Don’t Play To Win

A board and pieces for playing “double six”, from the Chinese Liao dynasty, photo by Augusthaiho, CC BY-SA 4.0, via Wikimedia Commons

For those of you who are competing somewhere, consider the following the advice from Kenko in the 13th century Japanese text, the Essays in Idleness:

I once asked someone skilled at the board game of sugoroku for hints on how to play. “Don’t play to win,” he said. “Play not to lose. Consider what moves would make you lose most quickly, and avoid them. Choose a method that will make you lose after your opponent, even if only by a single square.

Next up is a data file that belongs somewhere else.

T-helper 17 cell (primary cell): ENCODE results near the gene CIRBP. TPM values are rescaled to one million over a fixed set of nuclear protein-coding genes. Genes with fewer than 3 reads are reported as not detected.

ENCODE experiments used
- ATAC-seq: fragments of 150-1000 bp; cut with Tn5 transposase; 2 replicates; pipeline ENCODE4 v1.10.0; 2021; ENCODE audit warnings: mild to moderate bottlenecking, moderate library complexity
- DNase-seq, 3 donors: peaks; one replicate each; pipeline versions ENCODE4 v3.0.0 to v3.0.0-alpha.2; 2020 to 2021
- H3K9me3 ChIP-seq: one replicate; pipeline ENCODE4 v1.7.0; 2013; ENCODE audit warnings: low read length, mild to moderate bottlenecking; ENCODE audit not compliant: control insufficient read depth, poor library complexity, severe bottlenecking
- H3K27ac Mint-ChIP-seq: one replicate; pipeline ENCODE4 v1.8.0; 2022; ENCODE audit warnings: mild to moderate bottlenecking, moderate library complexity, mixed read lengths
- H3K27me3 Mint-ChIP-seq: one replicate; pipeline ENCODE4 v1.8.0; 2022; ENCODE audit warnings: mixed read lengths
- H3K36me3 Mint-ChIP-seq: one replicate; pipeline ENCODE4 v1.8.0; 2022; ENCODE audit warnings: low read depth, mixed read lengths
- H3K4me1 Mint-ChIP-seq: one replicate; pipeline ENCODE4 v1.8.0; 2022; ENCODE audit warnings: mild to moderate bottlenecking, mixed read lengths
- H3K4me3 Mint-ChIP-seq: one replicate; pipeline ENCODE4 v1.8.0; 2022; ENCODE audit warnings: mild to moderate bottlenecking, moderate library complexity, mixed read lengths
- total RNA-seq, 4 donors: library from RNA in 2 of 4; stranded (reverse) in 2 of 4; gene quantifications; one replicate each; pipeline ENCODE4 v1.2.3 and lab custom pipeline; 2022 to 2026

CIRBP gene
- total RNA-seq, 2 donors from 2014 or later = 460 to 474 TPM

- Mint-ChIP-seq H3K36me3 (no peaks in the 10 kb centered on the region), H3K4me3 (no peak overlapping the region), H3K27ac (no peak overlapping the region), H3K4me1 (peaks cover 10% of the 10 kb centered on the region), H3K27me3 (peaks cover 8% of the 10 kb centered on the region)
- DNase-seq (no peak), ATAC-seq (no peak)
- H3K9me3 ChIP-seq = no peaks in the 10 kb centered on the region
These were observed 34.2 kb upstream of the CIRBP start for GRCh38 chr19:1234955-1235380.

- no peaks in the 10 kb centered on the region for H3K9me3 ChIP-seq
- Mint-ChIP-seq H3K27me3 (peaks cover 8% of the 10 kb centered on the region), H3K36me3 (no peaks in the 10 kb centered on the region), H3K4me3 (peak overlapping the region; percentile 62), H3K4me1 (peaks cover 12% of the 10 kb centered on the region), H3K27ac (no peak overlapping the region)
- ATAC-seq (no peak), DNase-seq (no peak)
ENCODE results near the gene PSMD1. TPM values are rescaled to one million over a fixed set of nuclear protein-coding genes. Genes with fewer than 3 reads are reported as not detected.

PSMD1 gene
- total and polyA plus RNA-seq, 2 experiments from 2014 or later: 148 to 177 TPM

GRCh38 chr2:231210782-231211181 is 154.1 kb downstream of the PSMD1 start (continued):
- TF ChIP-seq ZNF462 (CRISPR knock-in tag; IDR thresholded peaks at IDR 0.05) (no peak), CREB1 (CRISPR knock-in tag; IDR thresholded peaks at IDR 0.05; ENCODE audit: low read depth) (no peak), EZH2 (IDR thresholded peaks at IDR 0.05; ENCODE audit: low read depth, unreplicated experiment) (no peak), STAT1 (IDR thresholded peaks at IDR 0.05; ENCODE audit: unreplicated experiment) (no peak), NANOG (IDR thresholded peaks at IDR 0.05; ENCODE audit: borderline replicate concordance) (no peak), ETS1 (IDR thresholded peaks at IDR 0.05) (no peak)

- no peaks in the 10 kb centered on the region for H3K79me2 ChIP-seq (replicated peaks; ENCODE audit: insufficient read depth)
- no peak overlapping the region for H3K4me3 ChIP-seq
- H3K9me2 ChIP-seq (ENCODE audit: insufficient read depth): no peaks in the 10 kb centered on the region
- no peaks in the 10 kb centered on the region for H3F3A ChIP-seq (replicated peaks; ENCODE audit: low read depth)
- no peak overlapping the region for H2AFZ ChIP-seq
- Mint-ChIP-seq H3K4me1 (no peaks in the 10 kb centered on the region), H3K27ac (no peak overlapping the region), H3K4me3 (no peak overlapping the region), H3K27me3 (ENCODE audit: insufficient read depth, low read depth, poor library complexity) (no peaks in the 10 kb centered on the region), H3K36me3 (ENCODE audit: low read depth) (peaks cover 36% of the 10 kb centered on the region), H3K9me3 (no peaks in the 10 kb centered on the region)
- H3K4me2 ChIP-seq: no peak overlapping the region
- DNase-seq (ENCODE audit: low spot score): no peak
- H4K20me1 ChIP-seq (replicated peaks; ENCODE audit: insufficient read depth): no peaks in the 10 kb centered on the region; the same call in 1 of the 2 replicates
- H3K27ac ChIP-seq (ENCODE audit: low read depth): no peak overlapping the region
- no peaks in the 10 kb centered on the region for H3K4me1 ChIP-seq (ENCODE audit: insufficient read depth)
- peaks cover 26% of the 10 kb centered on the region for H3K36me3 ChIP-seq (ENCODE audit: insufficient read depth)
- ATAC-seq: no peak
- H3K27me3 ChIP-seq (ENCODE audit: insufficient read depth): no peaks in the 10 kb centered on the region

This lesson from one who knows his art equally applies to the arts of governing both self and nation.

Translation by Meredith McKinney

Good advice, I think.

Of course, sometimes the best way to win is to not play, too. 😎 Of, if playing Dungeons and Dragons, you’re probably just there for the loot anyway. 💰

Published by Doug

🎵Toss a coin to your Buddhist-Philhellenic-D&D-playing-Japanese-studying-dad-joke-telling-Trekker, O Valley of Plentyyy!🎵He/him

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